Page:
The desktop OS update also includes some useful features like Universal Control, a way to use a single mouse and keyboard across multiple Apple devices such as a macOS computer and an iPad. If you've ever wanted to copy data from one bit of kit in order to paste it to another with a mere mouse movement, your ship has come in.
Apple has updated its operating systems for the Mac, iPhone, iPad, Watch and TV boxen, correcting dozens of security issues along the way.
Full details of Apple's bugs aren't available at the time of writing, but plenty of them sound more than worthy of rapid remediation.
CVE-2021-30986, for example, means a device running macOS Monterey "may be passively tracked by its Bluetooth MAC address". That is not good.
A component shortfall is reportedly forcing Apple to divert supplies of essential innards to the iPhone 13 at the expense of the iPad – though European suppliers are not yet seeing elongated lead times for buyers in all but the basic models.
iPad volumes produced by Apple’s contract manufacturers were down 50 per cent for the past two months on the company’s earlier forecasts, according to the Nikkei – both hardware shares common components, including core and peripheral chips. The financial paper cited multiple sources saying the firm was taking parts from iPad Peter to build iPhone Paul.
The apparent decision by Apple was in anticipation of demand for the latest handset, released in September. The Christmas quarter – Apple's Q1 – is typically the busiest of its financial calendar and the iPhone is the biggest seller.
Interview As Apple's devices continue to find favour with enterprise users, the fortress that is Windows appears to be under attack in the corporate world.
Speaking to The Register as the Jamf Nation User Conference wound down, the software firm's CEO, Dean Hager, is - unsurprisingly - ebullient when it comes to the prospects for Apple gear in the world of suits.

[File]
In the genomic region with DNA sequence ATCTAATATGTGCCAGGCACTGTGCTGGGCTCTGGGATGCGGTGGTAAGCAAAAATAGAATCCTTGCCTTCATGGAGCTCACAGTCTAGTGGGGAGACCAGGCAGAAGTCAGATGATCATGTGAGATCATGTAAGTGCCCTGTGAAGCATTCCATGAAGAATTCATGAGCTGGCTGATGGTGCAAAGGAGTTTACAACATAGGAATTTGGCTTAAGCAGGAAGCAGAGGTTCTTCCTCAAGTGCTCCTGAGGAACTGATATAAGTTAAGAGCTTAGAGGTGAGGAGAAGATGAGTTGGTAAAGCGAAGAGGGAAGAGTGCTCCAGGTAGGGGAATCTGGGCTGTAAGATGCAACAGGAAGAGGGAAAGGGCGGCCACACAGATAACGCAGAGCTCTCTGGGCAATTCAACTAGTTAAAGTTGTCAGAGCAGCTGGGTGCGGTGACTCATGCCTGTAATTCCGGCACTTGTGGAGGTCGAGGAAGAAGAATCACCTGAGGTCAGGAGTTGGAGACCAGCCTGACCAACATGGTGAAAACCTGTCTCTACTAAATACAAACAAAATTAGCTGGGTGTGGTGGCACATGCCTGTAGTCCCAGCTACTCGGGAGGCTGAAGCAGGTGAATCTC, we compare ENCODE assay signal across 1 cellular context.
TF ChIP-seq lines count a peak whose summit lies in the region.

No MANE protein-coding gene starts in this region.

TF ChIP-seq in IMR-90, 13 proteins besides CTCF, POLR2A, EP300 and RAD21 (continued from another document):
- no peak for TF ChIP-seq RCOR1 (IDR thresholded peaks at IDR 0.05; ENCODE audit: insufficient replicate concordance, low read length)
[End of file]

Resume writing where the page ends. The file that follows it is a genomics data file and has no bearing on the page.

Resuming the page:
Jamf specialises in device management and authentication, and has long been associated with managing Apple hardware in business and education environments. In recent years it has begun connecting its products with services such as Microsoft's Azure Active Directory as administrators face up to a hybrid working future.
iFixit has published a preliminary teardown of the M1 iPad Pro, touted by Apple as a potential crossover, combining the portability of a tablet with the unbridled power of the same processor used in the MacBook Pro. But take a look at its innards and you'll find things largely appear the same.
As was the case with previous iPad Pro tablets, the avenue of ingress was through the display. This required iFixit to melt the adhesive flanking the sides with a gentle application of heat, and pulling it up using a heavy-duty suction cup, taking care to keep the display open with a few carefully placed plectrums.
The tagline for today’s Apple product launch event was “time flies.” How ironic given 2020 feels like it's been a decade long.
Expectations were inevitably raised. And what did we get for our patience? New watches, a refreshed iPad and iPad Air, and… that’s about it.
Review While Apple saw fit to bestow its wallet-crushingly pricey Magic Keyboard on the iPad Pro and Air, no such love was given to the entry-level 10.2-inch iPad, which is a favourite of schools and hard-pressed parents alike. Filling the gap is Logitech's newest Combo Touch keyboard case, which, for the first time, adds a trackpad to the mix.
And while it lacks the sophistication of the Magic Keyboard (and, in fairness, the steep price tag), it nonetheless elevates Apple's cheapest tablet into something more than a humble Netflix machine.
While UK parents looked forward to weeks more of home education for their poppets, iDevice management service Jamf School has taken a tumble for some users.
"Our Jamf School MDM has been down for days," grumbled one Register reader trying to deploy a fleet of Apple fondleslabs at an academy in the north of England.
The borkage, which appears to have started in the eu-central-1 region on 28 January and is still ongoing, days later, is a "service interruption for the VPP service (used for licensing apps and books) that is preventing app assignment within Jamf School", according to the company's status page.
Microsoft has finally introduced trackpad support for Office Microsoft 365 on the iPad.
The update – which covers Word, PowerPoint, and Excel – is designed to help these apps more closely resemble their desktop counterparts when it comes to things like selecting text, resizing page elements, grouping spreadsheet cells, and so on.
The tweak fulfils a promise made by Microsoft earlier this year to add improved cursor support in its iPadOS Office apps, and will roll out to customers over the coming fortnight.